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Counterfeiting of euro banknotes surges

The number of fake euro banknotes seized in the second half of 2009 was eight percent higher than in the first six months, the Frankfurt-based European Central Bank said on Monday, continuing a trend that began in late 2007.

Counterfeiting of euro banknotes surges
Photo: DPA

“In the second half of 2009 a total of 447,000 counterfeit euro banknotes were withdrawn from circulation,” the ECB said in a statement.

The rise was slower than in the first six months of 2009 however, when the central bank reported a 17 percent jump in the number of seized counterfeit notes.

“The proportion of counterfeits is still very low,” the statement added, when compared with roughly 12.8 billion genuine banknotes in circulation.

Seizures have nonetheless increased steadily since the first half of 2007, when 265,000 counterfeit notes were found.

As is often the case, fake notes of mid-level value were the most often seized, with €20 bills representing 47 percent of the total.

Almost all of those found, 97 percent, comprised of €20, €50, and €100 banknotes, and more than 98 percent of all counterfeit notes were found within the 16-member eurozone.

Spanish police said on August 21 that they had recovered almost €9 million in fake €500 bills, a European Union record for such notes.

“The proportion of high denomination counterfeits (€200 and €500) is very low,” the ECB noted, accounting for just 1.5 percent of all seizures in the latest six-month period.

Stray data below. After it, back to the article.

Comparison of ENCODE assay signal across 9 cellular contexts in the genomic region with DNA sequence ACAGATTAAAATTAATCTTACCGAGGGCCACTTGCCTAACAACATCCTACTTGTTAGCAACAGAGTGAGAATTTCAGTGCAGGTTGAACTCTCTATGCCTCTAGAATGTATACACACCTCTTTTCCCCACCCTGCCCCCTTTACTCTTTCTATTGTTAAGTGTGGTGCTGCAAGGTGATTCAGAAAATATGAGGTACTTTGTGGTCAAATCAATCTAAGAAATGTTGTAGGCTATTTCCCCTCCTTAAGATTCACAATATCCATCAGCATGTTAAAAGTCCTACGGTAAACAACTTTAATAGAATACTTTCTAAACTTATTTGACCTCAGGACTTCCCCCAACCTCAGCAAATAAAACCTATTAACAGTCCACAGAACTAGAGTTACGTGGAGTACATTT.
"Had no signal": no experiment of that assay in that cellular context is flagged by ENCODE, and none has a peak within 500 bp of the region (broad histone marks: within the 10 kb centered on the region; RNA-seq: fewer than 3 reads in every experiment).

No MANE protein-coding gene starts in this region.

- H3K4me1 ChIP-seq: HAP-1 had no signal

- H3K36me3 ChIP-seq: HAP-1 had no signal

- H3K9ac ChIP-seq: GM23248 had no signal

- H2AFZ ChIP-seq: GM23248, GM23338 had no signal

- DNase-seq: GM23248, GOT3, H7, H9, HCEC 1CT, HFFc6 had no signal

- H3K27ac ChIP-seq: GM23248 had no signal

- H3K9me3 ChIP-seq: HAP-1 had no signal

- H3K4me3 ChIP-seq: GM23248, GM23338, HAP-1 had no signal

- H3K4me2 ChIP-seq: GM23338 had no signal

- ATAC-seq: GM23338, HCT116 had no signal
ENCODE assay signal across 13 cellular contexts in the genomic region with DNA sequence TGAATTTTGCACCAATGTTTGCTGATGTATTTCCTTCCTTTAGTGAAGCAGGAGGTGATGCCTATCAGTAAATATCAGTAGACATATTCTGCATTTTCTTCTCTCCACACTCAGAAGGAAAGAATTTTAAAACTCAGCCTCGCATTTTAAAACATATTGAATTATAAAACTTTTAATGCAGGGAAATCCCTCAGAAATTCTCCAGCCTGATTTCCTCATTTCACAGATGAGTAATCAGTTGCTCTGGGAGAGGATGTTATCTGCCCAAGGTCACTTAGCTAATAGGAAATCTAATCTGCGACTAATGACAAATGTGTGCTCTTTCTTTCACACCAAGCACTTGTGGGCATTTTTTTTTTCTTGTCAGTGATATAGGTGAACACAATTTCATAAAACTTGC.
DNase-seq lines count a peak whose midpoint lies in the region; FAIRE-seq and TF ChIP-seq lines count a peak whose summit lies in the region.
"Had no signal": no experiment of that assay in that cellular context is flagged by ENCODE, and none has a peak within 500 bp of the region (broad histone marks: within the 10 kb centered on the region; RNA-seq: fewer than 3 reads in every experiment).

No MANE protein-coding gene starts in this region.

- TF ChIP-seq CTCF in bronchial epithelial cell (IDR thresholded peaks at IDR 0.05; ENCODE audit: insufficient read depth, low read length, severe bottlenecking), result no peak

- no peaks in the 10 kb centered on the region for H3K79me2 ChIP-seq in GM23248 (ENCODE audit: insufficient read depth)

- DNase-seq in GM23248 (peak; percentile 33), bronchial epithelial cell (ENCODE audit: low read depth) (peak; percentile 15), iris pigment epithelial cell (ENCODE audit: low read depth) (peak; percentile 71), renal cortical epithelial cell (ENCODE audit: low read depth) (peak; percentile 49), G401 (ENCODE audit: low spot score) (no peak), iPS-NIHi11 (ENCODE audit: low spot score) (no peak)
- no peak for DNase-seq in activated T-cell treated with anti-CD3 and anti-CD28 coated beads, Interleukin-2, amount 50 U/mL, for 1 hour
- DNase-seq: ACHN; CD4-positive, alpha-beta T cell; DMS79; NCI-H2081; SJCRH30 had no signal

Other crackdowns on counterfeiters included the arrest of two people by Italian police in late July as officials raided a printing site in the southern Campania region and seized €7 million in fake €50 notes.

Four others were apprehended in Bulgaria, police said on October 1, and €111,750 in fake €50 bills were recovered.

In mid-October, Polish police arrested four Cameroonians who were French residents after finding fake €50, €100, €200 and €500 notes and material used to counterfeit money in the southern city of Czestochowa.

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READER QUESTIONS

Reader question: Why haven’t I received my €300 payment yet in Germany?

Many working people in Germany will have received their energy relief payment by now. But if you haven’t got yours yet, there’s no need to worry, here are some reasons why that could be and what you can do.

Reader question: Why haven’t I received my €300 payment yet in Germany?

The €300 payment – known as the Energiepreispauschale or EPP – is one of the German coalition government’s relief measures intended to help people with rising energy costs. It goes out to everyone who lives and works in Germany, including those in part-time and temporary employment, trainees and students in paid internships as well as freelancers.

READ ALSO: What you need to know about Germany’s €300 energy relief payout

Those who have already received the payment as part of their September pay packet will have had an item on their pay slip marked as sonstiger Bezug (“other remuneration”) or “E” for Einmalbezug (“one-time payment“).

The EPP is subject to payroll tax, so only those who earn below the basic tax-free allowance (that means they don’t earn enough to pay any tax) will benefit from the full amount.

According to the Ministry of Finance, employees will receive on average €193 from the €300 allowance.